February 9, 2021
The Light of Ancient Wisdom
It seems I’m accumulating vouchers. I booked flights last October to be in Ireland for the month of March. Several women friends planned to join me for part of that time and it was to be a grand adventure of visiting sacred sites from our HazelWood cottage base. Now that booking is yet another voucher. Yes, I could take a refund. But the voucher is good for five years and comes with a discount on future bookings. I refuse to give up.
I’m hoping for May. We’ve shifted the Sacred Ireland journeys from May/June to September/October. But that is all looking less and less likely as time passes and the pandemic continues to rage rampant. I’m of course paying close attention to what’s unfolding in Ireland. The conditions are similar but the reaction is so very different and so reflective of the Irish people and culture.
In the States we embrace a ‘me’ culture. It’s all about me. A sad distortion of our ethos of rugged individualism. In Ireland they embrace a ‘we’ culture. It’s not all about ‘me’, it’s about community. This is an ethos that enabled the Irish people to survive times of famine, devastation, and subjugation. It’s an ethos that that moved them to dance at the crossroads when dance and music were outlawed by the English – music and dance were essential to community and still are. It’s an ethos embedded in the heritage and culture of the Irish people. It’s an ethos that was reflected last week in The Irish Times.
In his column, Fintan O’Toole writes that adlibbing and improvising as the State did at the start of the pandemic is no longer acceptable. He urges the State to listen to the common sense of the public. “This is a classic case of all the attention going to the rule-breakers. The vast majority of us are not yobs. We’re responsible citizens. We’ve been sending a very clear message. We’ll take even more pain – so long as it works.”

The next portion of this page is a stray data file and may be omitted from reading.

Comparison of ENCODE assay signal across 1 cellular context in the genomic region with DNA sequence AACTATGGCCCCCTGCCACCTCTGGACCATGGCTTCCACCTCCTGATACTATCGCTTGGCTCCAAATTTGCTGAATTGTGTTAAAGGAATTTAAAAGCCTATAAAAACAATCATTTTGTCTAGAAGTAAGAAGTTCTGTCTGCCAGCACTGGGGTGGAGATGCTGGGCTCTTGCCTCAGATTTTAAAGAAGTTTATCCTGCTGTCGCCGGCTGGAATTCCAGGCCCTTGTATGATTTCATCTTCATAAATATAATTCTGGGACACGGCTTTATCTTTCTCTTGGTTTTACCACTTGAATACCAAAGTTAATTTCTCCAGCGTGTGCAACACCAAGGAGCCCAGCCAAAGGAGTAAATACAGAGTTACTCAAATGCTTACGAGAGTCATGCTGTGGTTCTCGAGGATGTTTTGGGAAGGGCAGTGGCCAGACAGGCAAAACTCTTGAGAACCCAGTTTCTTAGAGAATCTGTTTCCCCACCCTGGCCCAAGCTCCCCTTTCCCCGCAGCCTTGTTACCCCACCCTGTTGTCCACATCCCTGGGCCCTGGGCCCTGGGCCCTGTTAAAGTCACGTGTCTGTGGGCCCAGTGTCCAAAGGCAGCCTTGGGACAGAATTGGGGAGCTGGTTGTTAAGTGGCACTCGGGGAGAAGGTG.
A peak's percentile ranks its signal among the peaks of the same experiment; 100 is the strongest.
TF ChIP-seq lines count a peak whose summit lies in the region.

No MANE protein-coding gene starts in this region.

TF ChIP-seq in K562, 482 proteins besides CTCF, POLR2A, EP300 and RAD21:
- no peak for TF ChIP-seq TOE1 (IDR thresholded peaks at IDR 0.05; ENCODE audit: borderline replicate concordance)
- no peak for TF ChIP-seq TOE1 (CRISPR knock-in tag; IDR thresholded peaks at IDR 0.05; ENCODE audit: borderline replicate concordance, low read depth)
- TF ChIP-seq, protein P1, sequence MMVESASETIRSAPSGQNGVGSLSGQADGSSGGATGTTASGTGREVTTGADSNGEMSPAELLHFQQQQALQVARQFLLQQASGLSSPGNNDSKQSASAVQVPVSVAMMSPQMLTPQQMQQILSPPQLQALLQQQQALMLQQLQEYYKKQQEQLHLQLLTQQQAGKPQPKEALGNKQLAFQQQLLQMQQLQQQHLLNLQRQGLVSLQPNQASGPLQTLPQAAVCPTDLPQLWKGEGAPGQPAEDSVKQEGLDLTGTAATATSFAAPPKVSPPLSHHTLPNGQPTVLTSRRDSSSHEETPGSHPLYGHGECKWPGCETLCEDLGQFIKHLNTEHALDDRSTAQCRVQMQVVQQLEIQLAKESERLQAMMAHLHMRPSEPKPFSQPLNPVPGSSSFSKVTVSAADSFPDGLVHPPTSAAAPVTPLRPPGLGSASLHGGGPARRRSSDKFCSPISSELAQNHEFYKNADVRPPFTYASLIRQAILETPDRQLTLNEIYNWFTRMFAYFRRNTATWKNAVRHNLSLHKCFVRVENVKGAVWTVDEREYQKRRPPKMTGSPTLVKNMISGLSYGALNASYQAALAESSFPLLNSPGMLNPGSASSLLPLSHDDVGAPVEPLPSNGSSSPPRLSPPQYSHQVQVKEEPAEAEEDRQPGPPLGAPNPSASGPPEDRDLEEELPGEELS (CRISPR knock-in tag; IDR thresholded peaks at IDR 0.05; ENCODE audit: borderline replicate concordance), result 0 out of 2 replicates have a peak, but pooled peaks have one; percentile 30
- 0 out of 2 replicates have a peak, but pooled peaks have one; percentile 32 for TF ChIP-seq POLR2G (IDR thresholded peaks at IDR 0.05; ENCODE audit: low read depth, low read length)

Another writer, Kathy Sheridan, examines why the Irish public hasn’t turned to violent protest in response to the pandemic. The Irish have willingly and generously complied with the rules, for the most part. “Communal solidarity and co-operation has helped the country weather the Covid storm,” she writes.
Communal solidarity and cooperation. It’s how the Irish are weathering this storm. It’s how they weathered past storms. Right now with the lockdown restrictions and 5km travel limit the Irish people aren’t dancing anywhere together. But they will. They will accept whatever it takes so they can again gather to play music, to sing and dance, to raise a pint, and to be in community. For it’s all about community.
Community. Common-unity. It’s not just about surviving the dark times. It’s about thriving. It’s about dancing at the crossroads, whether literal or metaphoric, together.
Judith – firstname.lastname@example.org